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I’m a sucker for sports history. It doesn’t even really matter the sport – I generally lean toward the Big Four, but honestly, any discussion of the athletic past will work. I have my sporting foci – baseball and football foremost among them – but as a general fan, I can derive joy from coverage of just about any athletic endeavor.

The moral to the story is simple: With the right pairing of subject matter and author, a work of sports nonfiction can really sing.

Longtime Boston sports journalist Leigh Montville is one of the best to ever do the gig, with a decades-long body of work covering some of the most iconic moments in American sports. His latest book is “Tall Men, Short Shorts – The 1969 NBA Finals: Wilt, Russ, Lakers, Celtics, and a Very Young Sports Reporter” (Doubleday, $29), a look back at the series that would ultimately mark the ending of the lengthy Celtics NBA dynasty of the 1950s and 1960s. A series that saw a certain bright young man – just 24 years of age and setting out on what would become an iconic career as an ink-stained wretch – crisscrossing the country as part of the now-legendary NBA Finals matchup between the Boston Celtics and the Los Angeles Lakers in 1969.

It’s also a wonderful bit of autobiographical writing, a reflection on the beginnings of a storied career. Those moments of memory and memoir are what elevate this book from what would be a perfectly adequate work of sports history into something more, a wry look back from someone who understands that the person he once was had a lot to learn.

Published in Sports

The great internet arbiter Judge John Hodgman has a saying: “Nostalgia is a toxic impulse.” While I don’t necessarily fully agree with that sentiment – I think there can be real value in reengaging with aspects of our past that we remember fondly – I also acknowledge that the tendency to get lost in our own personal pop culture ephemera-strewn memory palaces can result in some dark turns.

All this is to say that while I understand why “Space Jam: A New Legacy” was made and the thoughts and desires that led to that outcome, enabling the nostalgic impulse without any critical regard to the reasons behind the memory can result in something hollow and ultimately unsatisfactory.

As a late Gen-Xer, I’m a hair too old to have the same fondness for 1996’s “Space Jam” that many millennials carry. However, I do still carry a soft spot for the film – I mean, Michael Jordan, the Looney Tunes and a pre-folk hero Bill Murray? What’s not to like?

That said, the sequel – this one starring LeBron James – fails to achieve even the modicum of loose charm that surrounded the original, exchanging the winking self-awareness and quirkiness of the original for a seemingly unending cavalcade of product placement and self-celebratory IP exploitation.

Directed by Malcolm D. Lee (who replaced original director Terrence Nance a few weeks into filming) from a screenplay with no less than six credited writers, “Space Jam: A New Legacy” is the unfortunate result when you attempt to recreate something whose appeal you don’t fully understand; there’s a goofball kitschiness to the original film that is lost here, the lunacy (sorry – “Loon-acy”) replaced by an overstuffed commitment to the idea that instead of using references to make jokes, the jokes ARE the references.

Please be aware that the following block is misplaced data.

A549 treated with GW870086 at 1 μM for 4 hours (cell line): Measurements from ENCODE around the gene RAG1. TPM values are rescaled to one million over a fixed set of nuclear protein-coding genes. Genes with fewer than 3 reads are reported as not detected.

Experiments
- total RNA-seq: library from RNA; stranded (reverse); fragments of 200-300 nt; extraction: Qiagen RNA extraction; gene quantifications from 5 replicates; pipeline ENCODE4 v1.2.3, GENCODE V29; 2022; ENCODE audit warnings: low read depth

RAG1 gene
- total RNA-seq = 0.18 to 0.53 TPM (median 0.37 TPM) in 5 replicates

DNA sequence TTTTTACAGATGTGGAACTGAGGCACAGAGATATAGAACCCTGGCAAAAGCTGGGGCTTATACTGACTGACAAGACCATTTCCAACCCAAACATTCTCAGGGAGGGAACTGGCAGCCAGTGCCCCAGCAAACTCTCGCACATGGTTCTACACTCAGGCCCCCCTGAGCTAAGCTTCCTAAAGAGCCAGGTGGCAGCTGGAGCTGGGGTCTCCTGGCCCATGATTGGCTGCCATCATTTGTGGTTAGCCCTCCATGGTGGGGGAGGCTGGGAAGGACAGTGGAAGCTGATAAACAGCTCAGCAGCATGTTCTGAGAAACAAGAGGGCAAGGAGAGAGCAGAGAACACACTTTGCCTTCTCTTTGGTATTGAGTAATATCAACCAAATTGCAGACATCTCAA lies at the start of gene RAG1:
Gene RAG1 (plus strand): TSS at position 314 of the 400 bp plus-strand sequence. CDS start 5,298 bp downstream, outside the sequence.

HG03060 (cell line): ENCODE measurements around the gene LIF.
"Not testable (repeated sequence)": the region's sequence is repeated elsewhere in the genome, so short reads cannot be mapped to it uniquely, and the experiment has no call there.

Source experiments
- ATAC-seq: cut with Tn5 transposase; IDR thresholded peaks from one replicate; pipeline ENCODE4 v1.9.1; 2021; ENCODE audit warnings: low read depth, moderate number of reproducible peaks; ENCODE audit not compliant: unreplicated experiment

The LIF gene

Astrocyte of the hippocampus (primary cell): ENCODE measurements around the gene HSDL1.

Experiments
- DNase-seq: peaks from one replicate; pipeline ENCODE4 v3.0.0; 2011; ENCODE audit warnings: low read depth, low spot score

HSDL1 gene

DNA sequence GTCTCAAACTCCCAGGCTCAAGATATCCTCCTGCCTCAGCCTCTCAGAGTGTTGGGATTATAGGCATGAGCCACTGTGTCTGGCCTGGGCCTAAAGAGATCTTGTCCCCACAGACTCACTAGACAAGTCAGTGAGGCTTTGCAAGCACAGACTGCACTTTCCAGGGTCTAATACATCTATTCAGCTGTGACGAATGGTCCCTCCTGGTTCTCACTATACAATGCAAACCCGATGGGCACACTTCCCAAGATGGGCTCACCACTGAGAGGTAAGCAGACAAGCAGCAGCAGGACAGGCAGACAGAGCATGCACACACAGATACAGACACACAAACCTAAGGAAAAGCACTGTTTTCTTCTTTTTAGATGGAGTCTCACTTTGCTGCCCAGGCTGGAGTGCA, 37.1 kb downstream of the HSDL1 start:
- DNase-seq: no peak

Published in Sports

Sports biographies are tricky things.

The history of professional sports in this country is built on a foundation of legacy. The lionization of athletic giants is an underlying tenet of pro sports, with the games in a constant conversation with their own history. Protecting that history – that legacy – is paramount to many if not most pro athletes.

At the same time, leaving that history unexamined does a disservice to the reader. A simple and glowing account of an athlete’s feats, all buffed glossiness, is nothing more than hagiography – overly simplistic, unchallenging … and incredibly dull.

And it only gets trickier when the subject isn’t directly involved.

That’s the juggling act Scott Howard-Cooper has undertaken with his new book “Steve Kerr: A Life” (William Morrow, $28.99). It’s the story of the rich and fascinating life lived by Steve Kerr. From his globetrotting boyhood to an underdog basketball journey to the pinnacle of his profession, Kerr’s is a tale almost too interesting to be real, marked by triumph and tragedy.

Published in Sports

The Naismith Memorial Basketball Hall of Fame has announced its 2021 class of inductees.

Just one day after the delayed induction of the 2020 class finally took place – an historic group of entrants including Tim Duncan, Kevin Garnett and the late Kobe Bryant – the Hall put forward its 2021 group, set to be enshrined on Sept. 11 of this year.

A quartet of big names head up the list. Paul Pierce is probably the biggest star of the bunch, though Chris Bosh, Chris Webber and Ben Wallace are no slouches. There are also a trio of coaches – Rick Adelman, Jay Wright and Bill Russell (who is already in the Hall for his play, but is now a dual inductee) – and a pair of WNBA stars in Yolanda Griffith and Lauren Jackson, as well as a number of other committee and contributor selections.

But it is the four at the top that will be of interest to most.

Published in Sports

Sports documentaries are always a mixed bag, but that bag is particularly mixed if the doc is about a single individual. It’s a fine line; a person isn’t going to sign onto a film that’s going to be a hatchet job, but venturing too far into the realm of hagiography undermines the credibility of the filmmakers and the credulity of the viewer.

“Tony Parker: The Final Shot,” currently streaming on Netflix, manages to find its way into the middle ground, albeit considerably closer to the hagiographic side of the equation. Directed by French filmmaker Florent Bodin, it’s a journey through the career of Tony Parker, the retired NBA point guard who is generally considered to be the greatest player in the history of French basketball.

Published in Sports
Wednesday, 23 December 2020 12:13

‘From Hang Time to Prime Time’ a slam dunk

The NBA is big business these days.

Players are global icons, recognizable to billions of people. They are literally world famous, making eight figure salaries and signing even bigger endorsement deals. On the ownership side, TV contracts and ever-escalating franchise values mean big profit for anyone with a piece of an NBA team.

It’s easy to forget that it wasn’t always this way.